Elon Musk cannot help himself. Just days after settling with the Securities and Exchange Commission for $20 million following his now infamous tweet about taking Tesla private at 420 per share, Musk took to twitter again this afternoon to mock the regulator. This followed news that a federal judge ordered Musk and the SEC to justify the settlement that allowed him to remain CEO of the company.
As part of the settlement which was announced over the weekend, Musk was forced to step down as Chairman of Tesla (TSLA) and both he and the company had to pay $20 million fines. It was a small price to pay for Musk and Tesla, given that investors reacted to his infamous tweet about taking the company private by bidding up the shares. His "funding secured", line implied that he indeed had private funding to take Tesla private and the valuation was higher than Tesla's share price at the time. A week later, Musk, in a letter to employees and shareholders, said he had scrapped the plan given the blow-back from investors and the potential complexity of the deal. The SEC and other investors sued Musk for the loss of shareholder value cause by the privatization fake out. While the SEC's original lawsuit was civil, there was a possibility that it could file a criminal lawsuit against him. Last weekend's settlement seemed to put those fears to rest.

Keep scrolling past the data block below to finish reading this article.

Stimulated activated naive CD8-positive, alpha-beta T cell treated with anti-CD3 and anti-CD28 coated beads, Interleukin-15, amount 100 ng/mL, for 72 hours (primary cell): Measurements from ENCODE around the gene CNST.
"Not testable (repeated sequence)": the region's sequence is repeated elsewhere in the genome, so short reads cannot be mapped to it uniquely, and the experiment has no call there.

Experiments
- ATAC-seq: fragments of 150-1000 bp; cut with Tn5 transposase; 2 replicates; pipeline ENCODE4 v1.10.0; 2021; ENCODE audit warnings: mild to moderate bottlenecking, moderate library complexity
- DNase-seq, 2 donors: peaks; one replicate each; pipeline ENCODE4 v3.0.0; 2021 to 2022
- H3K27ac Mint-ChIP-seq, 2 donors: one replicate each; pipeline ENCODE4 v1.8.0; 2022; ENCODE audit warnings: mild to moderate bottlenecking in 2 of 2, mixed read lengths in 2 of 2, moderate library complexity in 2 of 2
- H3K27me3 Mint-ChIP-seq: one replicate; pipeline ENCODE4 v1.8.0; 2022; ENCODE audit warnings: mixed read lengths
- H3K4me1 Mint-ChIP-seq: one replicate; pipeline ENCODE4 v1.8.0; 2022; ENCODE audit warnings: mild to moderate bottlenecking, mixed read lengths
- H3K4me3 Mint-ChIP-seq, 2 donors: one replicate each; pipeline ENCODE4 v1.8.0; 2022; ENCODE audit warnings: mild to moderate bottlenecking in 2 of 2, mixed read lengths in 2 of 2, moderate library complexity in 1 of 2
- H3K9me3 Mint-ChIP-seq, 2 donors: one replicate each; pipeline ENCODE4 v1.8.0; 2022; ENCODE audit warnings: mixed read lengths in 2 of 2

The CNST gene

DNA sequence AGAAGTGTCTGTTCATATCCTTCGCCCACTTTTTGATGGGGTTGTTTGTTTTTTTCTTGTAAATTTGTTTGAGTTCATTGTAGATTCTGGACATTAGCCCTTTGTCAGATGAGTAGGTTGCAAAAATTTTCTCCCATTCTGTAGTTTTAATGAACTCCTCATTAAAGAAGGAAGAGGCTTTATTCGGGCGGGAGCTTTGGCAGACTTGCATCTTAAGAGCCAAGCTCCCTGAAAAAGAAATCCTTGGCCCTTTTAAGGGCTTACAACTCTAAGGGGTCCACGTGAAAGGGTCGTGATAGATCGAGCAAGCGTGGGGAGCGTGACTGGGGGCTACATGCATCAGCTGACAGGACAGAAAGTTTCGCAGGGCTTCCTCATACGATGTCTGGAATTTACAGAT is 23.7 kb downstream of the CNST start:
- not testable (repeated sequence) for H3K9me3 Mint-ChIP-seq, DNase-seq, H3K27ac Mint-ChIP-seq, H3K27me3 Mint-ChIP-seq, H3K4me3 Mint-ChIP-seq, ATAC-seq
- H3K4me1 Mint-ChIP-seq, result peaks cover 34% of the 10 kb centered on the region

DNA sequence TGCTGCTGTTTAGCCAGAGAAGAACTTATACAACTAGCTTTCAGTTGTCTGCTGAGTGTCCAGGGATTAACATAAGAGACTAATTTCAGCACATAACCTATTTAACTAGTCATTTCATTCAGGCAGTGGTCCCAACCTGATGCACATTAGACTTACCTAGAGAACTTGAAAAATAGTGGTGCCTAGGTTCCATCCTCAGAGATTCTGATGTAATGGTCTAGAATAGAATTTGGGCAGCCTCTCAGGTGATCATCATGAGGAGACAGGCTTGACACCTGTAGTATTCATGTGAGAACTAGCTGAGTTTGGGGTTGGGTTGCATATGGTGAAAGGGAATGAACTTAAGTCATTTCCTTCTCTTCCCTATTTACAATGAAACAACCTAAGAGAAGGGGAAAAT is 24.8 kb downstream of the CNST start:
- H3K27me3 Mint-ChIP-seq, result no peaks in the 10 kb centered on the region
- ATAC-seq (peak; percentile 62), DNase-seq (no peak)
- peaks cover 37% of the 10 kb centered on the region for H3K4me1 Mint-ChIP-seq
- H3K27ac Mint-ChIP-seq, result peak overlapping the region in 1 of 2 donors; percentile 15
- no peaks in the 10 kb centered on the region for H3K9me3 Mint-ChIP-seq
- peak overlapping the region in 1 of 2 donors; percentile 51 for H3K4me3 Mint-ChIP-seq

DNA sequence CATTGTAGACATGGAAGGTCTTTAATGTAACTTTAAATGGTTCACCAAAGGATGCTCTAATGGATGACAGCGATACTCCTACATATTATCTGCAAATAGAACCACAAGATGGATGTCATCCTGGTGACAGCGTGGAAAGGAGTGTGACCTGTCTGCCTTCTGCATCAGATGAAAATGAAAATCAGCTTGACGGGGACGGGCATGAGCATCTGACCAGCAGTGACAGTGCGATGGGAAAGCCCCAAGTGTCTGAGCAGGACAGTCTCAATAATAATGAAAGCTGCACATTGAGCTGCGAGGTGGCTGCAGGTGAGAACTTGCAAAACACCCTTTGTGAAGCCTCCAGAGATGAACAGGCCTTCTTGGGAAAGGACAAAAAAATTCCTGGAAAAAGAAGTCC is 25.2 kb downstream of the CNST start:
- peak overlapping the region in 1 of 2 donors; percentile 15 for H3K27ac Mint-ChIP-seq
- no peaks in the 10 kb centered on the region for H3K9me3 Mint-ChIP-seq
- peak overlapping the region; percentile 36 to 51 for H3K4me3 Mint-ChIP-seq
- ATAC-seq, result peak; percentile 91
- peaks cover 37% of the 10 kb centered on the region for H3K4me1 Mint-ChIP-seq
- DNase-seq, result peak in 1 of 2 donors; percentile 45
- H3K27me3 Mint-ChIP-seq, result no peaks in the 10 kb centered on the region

We've summed up the events leading up the lawsuit here.
All of this makes today's tweet seem unnecessary. Shares of Tesla rallied Monday as investors seemed to think the settlement quieted concerns on the legal front, at least for now. That rally faded through the week, and the stock fell more than 4 percent today, and another 2 percent in after-hours. The sell-off was commensurate with a broader sell-off in the U.S. Markets, but the after-hours declines may have been exacerbated by Musk's poke at the SEC. While not naming the SEC directly, his play on its acronym, "Shortseller Enrichment Commission", leaves little doubt who he was targeting.
Musk is a brilliant innovator and entrepreneur who has likely changed the automotive industry in profound ways. He has built a company admired by many and made himself and many shareholders a lot of money, in the process. Many of those investors likely wish he would focus on the things he is great at instead of picking fights with his doubters and sticking a finger in the eye of the regulator who just gave him a pass on some seriously irresponsible behavior. That does not seem likely.